For the last ten years, the Seoul International Media Art Biennale has been among the most accurate and important touchstones for activity in the field of new media art. This year's biennale (open September 12-November 5) seeks not only to act as the kind of hotness barometer than many such shows function as, but also as a convergence site for the so-called traditional media and new media communities, asking how the two can work together in the future--or, indeed, looking at how they already overlap. Operating under the subtitle "Turn and Widen," the exhibition and associated symposium is organized into sub-themes on Light, Time, and Communication and features dozens of international artists. If you're not in Korea, consider visiting their artist pages from the comfort of your computer. - Marisa Olson
Slow Motion Car Crash
This sculpture is a machine that advances two full sized automobiles slowly into one another over a period of 6 days, simulating a head on automobile collision. Each car moves about three feet into the other. The movement is so slow as to be invisible.
The work is accompanied by an interview with the artist, which you can read here.
The artist statements written by Berlin-based American artists AIDS-3D read as simultaneously post-apocalyptic and utopian. They are primarily concerned with the unfulfilled promises of emergent technologies and the ways in which our daily lives revolve around these media. Alienation, self-preservation, reproduction (sexual and otherwise), and the construction of lifestyles are common themes in their work, which takes the form of performances, sculptures, and installations frequently employing lasers, electroluminescent cable, and relics from a recent past promoting the heights to which novelties of various origin will change the world. On September 20th, the duo will open the show "Digital Awakening" at Athens, Greece-based K44 Gallery, in which they will elaborate two radically different future scenarios, one in which Earth suffers "a disastrous energy crisis leading to war, famine and the breakdown of the global capitalist system" and an another where "humanity lives in a techno-utopia, where communication tools and futuristic technology fueled by alternative energy have allowed us to fully transcend into a scientifically maintained balance." Considering the potential impact of current directions in the field of energy production, these fictional accounts may not be the work of utter fantasy. - Marisa Olson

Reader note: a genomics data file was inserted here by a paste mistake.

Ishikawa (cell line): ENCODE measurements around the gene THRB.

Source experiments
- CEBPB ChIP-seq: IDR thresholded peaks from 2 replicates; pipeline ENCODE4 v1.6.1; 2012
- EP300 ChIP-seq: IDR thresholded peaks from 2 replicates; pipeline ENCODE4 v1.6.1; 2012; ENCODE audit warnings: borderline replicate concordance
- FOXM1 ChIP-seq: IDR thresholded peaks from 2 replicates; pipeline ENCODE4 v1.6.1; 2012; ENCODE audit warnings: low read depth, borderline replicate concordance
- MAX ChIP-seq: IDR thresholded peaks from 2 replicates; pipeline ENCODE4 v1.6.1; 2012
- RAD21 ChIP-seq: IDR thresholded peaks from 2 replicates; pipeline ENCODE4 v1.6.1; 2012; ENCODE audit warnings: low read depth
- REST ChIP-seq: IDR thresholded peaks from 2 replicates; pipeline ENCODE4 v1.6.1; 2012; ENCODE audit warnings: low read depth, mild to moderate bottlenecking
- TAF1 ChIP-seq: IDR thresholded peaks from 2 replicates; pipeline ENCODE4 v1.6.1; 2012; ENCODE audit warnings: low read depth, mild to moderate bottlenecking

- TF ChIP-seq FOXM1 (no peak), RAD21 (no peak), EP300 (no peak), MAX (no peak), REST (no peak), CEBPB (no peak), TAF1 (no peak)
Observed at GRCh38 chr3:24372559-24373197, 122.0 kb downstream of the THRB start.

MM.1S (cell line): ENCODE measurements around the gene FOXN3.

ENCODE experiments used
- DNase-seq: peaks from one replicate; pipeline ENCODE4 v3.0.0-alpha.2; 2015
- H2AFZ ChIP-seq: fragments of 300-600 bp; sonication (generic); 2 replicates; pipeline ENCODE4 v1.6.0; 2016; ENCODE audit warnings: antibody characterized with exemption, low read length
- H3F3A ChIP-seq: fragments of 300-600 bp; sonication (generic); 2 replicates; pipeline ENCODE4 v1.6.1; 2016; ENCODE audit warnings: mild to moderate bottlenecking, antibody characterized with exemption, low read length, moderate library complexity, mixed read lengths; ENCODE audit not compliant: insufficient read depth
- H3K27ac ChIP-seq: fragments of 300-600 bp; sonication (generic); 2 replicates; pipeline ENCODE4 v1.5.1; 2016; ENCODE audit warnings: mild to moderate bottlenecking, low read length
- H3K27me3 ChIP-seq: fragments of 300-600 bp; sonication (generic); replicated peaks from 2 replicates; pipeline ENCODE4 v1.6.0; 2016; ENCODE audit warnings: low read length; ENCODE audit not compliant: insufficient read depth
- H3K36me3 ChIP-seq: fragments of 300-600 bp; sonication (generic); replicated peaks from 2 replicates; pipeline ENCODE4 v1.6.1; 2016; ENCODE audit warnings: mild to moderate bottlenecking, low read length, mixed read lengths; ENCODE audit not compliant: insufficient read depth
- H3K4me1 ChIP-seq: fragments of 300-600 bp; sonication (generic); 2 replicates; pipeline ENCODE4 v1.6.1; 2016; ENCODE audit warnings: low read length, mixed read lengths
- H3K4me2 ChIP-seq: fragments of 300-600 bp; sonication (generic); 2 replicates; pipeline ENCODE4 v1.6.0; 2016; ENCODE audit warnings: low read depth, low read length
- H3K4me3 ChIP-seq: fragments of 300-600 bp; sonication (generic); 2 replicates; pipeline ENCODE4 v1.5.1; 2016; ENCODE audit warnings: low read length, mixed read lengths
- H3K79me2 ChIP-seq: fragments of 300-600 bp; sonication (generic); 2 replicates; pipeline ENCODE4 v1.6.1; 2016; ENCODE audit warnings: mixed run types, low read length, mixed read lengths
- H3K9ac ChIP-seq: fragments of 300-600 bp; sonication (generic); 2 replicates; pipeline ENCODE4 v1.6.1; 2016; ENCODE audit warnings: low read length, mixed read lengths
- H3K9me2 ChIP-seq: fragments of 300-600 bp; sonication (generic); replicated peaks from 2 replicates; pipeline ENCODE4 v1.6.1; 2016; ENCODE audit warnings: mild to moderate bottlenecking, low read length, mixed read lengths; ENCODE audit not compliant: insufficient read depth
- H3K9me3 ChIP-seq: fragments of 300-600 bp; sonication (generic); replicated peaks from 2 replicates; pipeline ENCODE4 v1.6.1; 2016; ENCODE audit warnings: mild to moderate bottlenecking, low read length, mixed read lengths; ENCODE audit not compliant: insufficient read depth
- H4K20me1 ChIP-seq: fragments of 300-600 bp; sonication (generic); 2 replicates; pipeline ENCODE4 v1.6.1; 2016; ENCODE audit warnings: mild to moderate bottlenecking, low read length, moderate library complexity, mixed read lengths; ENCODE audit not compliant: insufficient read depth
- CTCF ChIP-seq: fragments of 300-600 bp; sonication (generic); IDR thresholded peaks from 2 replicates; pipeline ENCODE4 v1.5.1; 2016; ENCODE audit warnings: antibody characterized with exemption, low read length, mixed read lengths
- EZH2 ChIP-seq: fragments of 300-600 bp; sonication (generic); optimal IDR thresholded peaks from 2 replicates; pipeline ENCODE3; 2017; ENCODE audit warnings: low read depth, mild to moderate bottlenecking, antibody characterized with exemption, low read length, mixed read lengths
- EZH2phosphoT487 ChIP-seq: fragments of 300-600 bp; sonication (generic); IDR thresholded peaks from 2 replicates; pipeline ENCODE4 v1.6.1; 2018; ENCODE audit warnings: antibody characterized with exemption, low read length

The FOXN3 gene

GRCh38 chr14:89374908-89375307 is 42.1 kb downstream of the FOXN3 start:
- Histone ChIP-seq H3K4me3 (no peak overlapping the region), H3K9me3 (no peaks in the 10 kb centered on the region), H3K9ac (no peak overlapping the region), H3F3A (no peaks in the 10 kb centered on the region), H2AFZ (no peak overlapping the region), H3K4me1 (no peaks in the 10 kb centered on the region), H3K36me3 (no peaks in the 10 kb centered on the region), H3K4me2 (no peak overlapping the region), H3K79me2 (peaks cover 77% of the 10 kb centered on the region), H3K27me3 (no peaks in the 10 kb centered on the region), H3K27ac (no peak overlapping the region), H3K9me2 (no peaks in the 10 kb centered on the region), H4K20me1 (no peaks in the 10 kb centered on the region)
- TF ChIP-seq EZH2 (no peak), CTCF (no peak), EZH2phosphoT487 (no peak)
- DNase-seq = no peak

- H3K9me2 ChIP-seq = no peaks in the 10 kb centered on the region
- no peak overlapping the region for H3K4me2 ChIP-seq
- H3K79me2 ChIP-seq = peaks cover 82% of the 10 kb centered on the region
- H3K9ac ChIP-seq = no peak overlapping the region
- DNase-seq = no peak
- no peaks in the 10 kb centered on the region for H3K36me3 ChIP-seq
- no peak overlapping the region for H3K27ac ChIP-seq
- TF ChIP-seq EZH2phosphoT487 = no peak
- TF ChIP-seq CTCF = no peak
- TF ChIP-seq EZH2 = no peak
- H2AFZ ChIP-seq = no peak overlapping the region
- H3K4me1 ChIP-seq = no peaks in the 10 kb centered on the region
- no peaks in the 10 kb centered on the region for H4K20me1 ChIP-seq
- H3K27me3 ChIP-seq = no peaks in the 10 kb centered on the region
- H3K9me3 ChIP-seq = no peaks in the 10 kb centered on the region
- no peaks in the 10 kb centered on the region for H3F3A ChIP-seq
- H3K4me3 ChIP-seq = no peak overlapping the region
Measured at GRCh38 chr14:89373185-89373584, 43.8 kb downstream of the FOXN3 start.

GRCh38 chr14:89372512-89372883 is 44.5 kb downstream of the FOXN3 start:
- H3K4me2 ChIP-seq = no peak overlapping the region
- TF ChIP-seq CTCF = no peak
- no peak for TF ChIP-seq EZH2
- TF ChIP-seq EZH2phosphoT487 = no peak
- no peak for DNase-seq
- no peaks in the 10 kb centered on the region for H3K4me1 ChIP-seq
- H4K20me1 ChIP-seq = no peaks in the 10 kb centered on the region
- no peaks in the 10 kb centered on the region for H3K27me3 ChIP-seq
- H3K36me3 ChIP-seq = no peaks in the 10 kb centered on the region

Long devoted to contemporary technology art in its many forms, Williamsburg Brooklyn's half-decade-old Vertexlist Gallery promises much more in the future: the exhibitor recently announced a "new 5-year plan of growth and development," now under the auspices of gallery director Charles Beronio, who takes over the reigns from founder Marcin Ramocki. To kick off its next phase, Vertexlist is hosting the exhibit "New Blood," which promises to "probe" the "the empty, vacant, and vacuous nature" of contemporary existence, featuring an array of work by Double Happiness, Lance Wakeling, Jeanne Verdoux, Sergio De La Torre, Sujin Lee and Sasha Dela. The event launches with on September 13th with "Given to Want," a live performance by the funny, fantastic and sometimes frightening artist Nao Bustamante. - Ed Halter
In it's 29th year as the one of the most important media arts festivals in the world, Ars Electronica 2008 focused on trying to make sense of the economic and social realities of a "knowledge-based" society, where limits of intellectual property and aging copyright laws are beginning to lose relevance in an increased international atmosphere of open systems, sharing information across networks, and collective artistic action and utility. This year's theme was "A New Cultural Economy", a vision of the present and future that imagined cultural and artistic exchange and remixing as a key indicator of the success of current and future generations. Through this 6 day festival, events ranged from conferences, exhibitions, performances, to student exhibitions such as a wide range of projects from the University of Tokyo entitled "Towards a New Horizon of Hybrid Art."